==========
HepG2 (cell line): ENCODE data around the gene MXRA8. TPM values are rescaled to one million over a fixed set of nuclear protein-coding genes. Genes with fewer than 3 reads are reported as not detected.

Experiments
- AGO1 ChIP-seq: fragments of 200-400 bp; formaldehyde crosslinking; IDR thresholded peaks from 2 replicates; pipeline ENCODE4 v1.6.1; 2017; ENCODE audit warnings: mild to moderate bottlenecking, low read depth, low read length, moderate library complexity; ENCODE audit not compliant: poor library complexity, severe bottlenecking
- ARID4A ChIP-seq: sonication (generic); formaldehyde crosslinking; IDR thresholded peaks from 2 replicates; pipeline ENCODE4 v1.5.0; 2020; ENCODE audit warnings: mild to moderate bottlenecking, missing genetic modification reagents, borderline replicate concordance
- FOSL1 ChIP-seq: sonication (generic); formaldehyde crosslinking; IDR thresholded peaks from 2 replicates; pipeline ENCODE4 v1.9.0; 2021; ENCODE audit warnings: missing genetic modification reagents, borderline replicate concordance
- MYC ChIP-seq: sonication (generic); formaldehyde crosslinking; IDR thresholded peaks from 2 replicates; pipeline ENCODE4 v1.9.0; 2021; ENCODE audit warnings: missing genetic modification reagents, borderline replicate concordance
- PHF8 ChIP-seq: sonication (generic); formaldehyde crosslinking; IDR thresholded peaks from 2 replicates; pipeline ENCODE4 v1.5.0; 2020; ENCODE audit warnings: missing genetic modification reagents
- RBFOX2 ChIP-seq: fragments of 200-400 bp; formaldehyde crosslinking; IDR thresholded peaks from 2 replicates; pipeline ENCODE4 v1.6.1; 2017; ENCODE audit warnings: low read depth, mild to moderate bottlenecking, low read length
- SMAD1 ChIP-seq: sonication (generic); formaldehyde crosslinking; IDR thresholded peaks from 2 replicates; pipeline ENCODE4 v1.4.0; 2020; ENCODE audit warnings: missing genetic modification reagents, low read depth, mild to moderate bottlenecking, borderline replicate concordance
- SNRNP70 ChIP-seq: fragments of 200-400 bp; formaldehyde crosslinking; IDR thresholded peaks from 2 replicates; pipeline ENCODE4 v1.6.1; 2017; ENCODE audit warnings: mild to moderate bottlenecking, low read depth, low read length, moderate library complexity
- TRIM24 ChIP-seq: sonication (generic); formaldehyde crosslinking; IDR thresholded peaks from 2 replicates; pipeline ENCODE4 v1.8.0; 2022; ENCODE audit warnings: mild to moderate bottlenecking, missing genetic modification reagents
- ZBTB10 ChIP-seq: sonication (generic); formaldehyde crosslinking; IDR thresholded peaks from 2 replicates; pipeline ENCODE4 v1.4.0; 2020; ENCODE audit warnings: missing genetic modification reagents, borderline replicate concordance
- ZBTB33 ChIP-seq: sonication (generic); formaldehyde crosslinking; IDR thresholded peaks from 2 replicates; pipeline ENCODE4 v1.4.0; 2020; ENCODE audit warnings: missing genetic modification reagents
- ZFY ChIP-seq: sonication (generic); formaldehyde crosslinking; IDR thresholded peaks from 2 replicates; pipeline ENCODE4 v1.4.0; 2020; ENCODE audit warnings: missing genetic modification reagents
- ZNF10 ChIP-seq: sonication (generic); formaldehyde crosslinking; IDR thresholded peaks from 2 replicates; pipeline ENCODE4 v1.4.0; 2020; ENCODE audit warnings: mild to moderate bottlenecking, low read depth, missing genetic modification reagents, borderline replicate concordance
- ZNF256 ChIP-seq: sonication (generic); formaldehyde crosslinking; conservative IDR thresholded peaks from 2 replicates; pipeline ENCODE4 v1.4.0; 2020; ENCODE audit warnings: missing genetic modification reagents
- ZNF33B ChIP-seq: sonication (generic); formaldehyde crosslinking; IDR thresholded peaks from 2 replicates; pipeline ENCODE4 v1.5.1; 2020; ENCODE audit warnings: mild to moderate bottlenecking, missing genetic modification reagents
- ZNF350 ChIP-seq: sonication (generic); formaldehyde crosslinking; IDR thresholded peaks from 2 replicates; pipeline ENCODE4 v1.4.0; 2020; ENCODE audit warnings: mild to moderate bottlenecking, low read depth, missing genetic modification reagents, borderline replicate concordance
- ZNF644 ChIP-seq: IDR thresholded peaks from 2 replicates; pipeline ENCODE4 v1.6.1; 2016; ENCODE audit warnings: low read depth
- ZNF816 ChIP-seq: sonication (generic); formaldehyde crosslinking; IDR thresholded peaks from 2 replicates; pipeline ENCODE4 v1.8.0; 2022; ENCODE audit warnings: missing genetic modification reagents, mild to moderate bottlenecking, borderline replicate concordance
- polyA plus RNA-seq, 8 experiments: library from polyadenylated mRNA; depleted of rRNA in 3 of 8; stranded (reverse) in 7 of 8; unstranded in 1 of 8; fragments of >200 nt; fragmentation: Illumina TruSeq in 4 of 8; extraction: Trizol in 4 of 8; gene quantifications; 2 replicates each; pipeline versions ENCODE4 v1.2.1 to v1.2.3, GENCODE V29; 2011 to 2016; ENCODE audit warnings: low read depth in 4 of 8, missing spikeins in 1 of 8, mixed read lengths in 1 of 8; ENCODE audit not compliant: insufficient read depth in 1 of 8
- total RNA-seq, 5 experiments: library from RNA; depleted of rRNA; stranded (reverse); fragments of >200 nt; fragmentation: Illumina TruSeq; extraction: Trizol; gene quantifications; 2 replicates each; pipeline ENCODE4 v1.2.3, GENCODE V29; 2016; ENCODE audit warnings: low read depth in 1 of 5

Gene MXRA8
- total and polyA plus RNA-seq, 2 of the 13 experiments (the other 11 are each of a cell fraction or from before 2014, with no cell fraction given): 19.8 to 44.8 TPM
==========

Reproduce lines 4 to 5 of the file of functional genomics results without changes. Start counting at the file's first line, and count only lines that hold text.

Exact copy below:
- ARID4A ChIP-seq: sonication (generic); formaldehyde crosslinking; IDR thresholded peaks from 2 replicates; pipeline ENCODE4 v1.5.0; 2020; ENCODE audit warnings: mild to moderate bottlenecking, missing genetic modification reagents, borderline replicate concordance
- FOSL1 ChIP-seq: sonication (generic); formaldehyde crosslinking; IDR thresholded peaks from 2 replicates; pipeline ENCODE4 v1.9.0; 2021; ENCODE audit warnings: missing genetic modification reagents, borderline replicate concordance